Thanks to our friend, Colin, we are now “walking tour” people. I highly doubt we will ever go to a new city again without taking a walking tour there.
So when we decided upon visiting Istanbul, I immediately researched tour companies. Guided Istanbul Tours lived up to all of its great reviews. My parents, Daniel, and I had a 7 hour private tour with a wonderful guide named Ceren.
And although this was technically an all day walking tour, the amazing part was how little we actually had to walk. All six of these locations were absurdly close to each other and to our hotel. Three of these locations are UNESCO World Heritage sites. What city has three UNESCO sites within easy walking distance of each other?!? UGH. I need to go back to Istanbul.
For now I will just have to relive this trip through all the pictures we took. Photos were a join effort between myself and my Dad, with a small contribution from Daniel.
According to a CNN article, Topkapi Palace had 3,335,000 visitors in the year 2013. At about 3.5 million people, the total population of Moldova just barely beats out the number of annual visitors to Topkapi Palace. And it’s easy to see why.
The palace isn’t a stand alone building, but rather an entire complex in which the sultans lived along with thousands of their best people. There was a mint, an armory, educational institutions, and more.
I was continually astonished as we wandered among the many buildings and gates. Ornate script, smooth marble, bright blue tile, and gilded everything caught my eye from all directions. Some of the highlights were seeing the 86 carat Spoonmaker’s Diamond, as well as the building with the super sacred religious artifacts. I wasn’t quite sure what to think when told us that we were looking at Moses’ staff. But actually, I kind of enjoyed my own uncertainty about that experience.
It’s complicated to be in a building of sickening wealth, looking at religious relics that are supposed to be significant to my Christian faith, all the while listening to prayers being read aloud in Arabic. It was a lot of food for thought.
After leaving Topkapi Palace, we walked not far to the Basilica Cistern. And if you are still having reservations about walking tours, listen up. With Ceren leading the way, we totally jumped the entire line. Like small children, she bought our tickets for us and practically led us by the hand down into the cistern.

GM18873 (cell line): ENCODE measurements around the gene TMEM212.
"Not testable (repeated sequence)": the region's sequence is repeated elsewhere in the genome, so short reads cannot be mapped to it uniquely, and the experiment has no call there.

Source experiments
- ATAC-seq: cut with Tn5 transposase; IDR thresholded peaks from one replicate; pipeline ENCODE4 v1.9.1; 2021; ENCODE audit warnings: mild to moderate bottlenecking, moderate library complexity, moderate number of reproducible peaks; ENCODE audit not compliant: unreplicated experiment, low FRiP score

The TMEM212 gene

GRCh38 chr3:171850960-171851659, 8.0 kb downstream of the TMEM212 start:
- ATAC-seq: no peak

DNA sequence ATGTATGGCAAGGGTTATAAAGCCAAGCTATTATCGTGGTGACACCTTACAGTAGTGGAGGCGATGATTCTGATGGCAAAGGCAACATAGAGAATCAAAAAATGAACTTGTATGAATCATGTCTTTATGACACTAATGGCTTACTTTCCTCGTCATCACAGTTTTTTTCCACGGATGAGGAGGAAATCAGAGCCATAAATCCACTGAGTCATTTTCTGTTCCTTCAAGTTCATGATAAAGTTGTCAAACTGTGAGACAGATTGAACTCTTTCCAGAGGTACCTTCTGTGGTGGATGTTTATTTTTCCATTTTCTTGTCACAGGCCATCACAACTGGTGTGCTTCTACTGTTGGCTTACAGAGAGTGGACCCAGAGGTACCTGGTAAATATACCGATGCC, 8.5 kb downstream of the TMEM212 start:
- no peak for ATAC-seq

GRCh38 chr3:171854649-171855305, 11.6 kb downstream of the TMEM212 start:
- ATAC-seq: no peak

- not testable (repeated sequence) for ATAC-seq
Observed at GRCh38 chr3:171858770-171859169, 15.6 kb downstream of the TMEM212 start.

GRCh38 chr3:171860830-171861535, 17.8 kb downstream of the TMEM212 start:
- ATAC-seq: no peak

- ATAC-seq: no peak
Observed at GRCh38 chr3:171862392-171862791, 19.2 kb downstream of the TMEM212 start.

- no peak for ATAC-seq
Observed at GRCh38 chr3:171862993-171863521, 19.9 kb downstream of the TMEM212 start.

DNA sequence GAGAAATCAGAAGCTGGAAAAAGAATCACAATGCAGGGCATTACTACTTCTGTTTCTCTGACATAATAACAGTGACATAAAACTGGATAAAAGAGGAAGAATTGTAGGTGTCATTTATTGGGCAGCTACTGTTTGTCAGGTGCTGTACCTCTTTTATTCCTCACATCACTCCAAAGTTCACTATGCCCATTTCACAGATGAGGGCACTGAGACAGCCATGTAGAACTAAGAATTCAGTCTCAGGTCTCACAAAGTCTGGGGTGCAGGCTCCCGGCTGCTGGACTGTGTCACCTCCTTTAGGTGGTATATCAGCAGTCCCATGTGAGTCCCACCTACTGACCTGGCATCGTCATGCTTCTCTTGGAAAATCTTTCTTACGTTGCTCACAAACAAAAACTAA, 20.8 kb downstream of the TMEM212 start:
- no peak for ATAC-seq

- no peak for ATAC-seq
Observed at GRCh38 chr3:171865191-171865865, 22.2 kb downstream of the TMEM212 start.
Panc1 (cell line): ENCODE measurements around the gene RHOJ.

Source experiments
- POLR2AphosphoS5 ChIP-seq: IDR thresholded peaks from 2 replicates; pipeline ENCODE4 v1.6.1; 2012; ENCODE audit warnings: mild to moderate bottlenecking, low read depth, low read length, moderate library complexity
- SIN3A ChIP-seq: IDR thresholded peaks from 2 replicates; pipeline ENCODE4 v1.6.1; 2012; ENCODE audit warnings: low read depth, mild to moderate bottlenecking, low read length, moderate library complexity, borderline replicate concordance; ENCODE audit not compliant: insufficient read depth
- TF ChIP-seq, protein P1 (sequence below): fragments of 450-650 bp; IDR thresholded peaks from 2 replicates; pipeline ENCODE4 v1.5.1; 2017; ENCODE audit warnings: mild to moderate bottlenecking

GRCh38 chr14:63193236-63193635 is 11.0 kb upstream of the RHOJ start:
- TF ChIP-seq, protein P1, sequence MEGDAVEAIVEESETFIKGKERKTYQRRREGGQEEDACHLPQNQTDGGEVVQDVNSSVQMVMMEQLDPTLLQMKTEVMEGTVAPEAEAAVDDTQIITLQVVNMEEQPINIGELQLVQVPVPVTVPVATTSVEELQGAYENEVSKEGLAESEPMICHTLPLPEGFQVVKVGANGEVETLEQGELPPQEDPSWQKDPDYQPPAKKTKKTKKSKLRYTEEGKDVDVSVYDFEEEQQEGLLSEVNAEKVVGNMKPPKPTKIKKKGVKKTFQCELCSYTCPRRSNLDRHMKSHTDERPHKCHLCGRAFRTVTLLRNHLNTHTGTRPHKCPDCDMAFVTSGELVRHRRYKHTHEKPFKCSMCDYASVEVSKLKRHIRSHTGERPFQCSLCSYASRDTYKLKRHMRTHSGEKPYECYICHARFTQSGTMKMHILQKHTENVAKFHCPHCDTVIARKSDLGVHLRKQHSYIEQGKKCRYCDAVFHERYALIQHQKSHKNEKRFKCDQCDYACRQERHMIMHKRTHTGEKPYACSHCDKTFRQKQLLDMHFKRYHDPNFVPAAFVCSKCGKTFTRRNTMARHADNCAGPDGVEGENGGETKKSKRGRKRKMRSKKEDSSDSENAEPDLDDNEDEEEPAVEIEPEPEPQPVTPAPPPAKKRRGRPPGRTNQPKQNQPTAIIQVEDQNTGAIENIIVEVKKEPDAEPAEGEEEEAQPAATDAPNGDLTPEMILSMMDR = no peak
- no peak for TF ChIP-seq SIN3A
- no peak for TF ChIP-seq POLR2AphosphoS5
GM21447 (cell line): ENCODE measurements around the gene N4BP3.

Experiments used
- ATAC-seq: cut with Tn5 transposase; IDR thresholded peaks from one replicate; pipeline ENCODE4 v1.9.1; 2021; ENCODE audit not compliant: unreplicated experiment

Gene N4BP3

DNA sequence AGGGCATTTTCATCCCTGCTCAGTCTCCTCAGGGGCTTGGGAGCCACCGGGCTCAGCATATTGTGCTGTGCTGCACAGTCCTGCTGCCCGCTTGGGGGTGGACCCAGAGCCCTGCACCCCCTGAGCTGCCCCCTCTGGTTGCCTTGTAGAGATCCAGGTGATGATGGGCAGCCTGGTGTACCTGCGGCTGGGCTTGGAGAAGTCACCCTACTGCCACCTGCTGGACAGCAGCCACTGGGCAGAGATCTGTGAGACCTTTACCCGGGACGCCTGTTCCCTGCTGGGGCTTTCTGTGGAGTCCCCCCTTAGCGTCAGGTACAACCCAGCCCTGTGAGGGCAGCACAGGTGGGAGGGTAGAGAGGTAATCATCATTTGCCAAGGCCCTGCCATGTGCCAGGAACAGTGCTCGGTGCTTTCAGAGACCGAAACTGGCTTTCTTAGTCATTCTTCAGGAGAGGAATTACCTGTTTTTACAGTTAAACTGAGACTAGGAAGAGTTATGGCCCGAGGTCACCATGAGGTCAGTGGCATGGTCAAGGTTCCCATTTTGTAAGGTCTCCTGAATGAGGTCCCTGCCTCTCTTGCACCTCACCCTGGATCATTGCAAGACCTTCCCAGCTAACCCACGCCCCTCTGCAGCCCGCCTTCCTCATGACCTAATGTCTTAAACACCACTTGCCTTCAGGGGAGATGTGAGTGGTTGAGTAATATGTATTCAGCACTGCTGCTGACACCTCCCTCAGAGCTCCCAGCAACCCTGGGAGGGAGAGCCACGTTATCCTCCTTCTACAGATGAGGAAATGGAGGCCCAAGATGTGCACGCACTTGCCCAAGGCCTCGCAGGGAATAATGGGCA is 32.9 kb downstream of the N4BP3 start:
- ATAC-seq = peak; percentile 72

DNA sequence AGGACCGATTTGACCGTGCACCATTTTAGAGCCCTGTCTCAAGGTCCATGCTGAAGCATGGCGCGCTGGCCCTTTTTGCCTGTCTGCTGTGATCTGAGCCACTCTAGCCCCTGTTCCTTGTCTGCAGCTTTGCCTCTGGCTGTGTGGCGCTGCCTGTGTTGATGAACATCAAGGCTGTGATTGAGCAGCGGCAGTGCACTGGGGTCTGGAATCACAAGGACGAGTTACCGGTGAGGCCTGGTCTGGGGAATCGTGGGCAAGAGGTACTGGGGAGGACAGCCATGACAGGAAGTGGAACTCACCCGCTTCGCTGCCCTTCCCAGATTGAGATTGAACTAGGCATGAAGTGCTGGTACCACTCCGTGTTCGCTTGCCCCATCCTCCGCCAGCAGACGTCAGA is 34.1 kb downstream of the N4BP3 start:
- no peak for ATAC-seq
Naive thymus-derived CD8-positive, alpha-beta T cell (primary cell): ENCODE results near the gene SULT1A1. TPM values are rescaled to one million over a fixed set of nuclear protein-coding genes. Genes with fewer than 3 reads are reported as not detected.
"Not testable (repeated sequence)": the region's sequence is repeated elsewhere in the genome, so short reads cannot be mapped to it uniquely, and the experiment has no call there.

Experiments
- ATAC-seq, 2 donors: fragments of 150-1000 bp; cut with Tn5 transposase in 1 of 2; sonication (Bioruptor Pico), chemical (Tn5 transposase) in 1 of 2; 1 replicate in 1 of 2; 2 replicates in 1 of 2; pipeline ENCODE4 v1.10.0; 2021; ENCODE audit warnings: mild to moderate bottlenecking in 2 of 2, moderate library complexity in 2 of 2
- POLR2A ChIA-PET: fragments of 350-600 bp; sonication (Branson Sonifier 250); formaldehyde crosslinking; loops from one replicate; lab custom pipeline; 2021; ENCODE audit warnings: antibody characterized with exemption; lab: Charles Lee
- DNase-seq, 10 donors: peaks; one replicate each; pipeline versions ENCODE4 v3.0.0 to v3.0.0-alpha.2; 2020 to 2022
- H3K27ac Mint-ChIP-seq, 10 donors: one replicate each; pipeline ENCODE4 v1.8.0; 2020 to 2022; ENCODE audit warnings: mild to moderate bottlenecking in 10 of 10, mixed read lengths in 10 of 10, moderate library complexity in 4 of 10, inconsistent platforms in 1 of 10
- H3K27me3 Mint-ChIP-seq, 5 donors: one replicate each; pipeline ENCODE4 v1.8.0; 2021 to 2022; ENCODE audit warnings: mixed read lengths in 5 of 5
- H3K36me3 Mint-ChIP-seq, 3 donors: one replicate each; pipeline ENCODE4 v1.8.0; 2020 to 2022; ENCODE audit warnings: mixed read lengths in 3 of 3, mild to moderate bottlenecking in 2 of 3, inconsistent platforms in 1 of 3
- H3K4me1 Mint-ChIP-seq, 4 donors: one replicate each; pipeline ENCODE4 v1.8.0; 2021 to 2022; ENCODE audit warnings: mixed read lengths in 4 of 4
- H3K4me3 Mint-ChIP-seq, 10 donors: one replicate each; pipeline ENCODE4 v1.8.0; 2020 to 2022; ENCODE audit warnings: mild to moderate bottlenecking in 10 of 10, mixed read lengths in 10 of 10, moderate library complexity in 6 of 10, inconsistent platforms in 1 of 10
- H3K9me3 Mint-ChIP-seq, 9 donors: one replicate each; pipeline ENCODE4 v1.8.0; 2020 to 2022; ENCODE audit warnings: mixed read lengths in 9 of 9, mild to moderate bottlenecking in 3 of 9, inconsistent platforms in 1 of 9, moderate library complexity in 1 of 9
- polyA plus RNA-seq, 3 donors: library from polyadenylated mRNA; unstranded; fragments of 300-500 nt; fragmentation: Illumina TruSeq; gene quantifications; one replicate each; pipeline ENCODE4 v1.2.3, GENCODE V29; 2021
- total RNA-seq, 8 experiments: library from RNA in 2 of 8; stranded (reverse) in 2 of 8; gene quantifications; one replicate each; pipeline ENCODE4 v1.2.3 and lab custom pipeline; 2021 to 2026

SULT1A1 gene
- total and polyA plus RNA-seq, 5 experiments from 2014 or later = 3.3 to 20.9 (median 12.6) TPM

Once inside, things initially felt kind of hokey. I kid you not, there was a photo station set up with sultan-like costumes. It was just like those Old West photo booths at theme parks, but Istanbul-style.
But the farther along we ventured, the more I grew to appreciate this marvelous feat of engineering…as well as modern day plumbing.
I don’t know if you can see in the picture, but there is row after row after row of huge columns. The air is stale and smelly. Everything is dark. Even seeing it with my eyes, I can barely comprehend how such a thing was built underground, and then how it was filled to the brim with water.
I enjoyed hearing about some of the quirks of the cistern from Ceren. Apparently, constructors recycled columns from above-ground buildings and put them to use down in the cistern. Near the back of the cistern sit two stone Medusa’s heads. Apparently, the constructors placed them on their side or upside down as a way to prevent Medusa’s line of sight from turning the viewer themselves to stone.
Turkish Rugs and Turkish Tiles
Because Ceren was a tour guide goddess, she adapted her schedule to fit our souvenir needs. She brought us to both an authentic tile/ceramic maker as well as a rug maker.
Although I hoped to leave with just a souvenir, I actually left with much more. The most surprising takeaway? Silk worms are fascinating. The most memorable takeaway? An attempt at making a rug with a lovely older lady. She was so kind. And sure – maybe she was supposed to be kind so that we would buy a rug from them. (That did happen.) But even if that was the case, she didn’t make the experience feel like a business transaction. And that is precisely what I loved about tourist hospitality in Istanbul.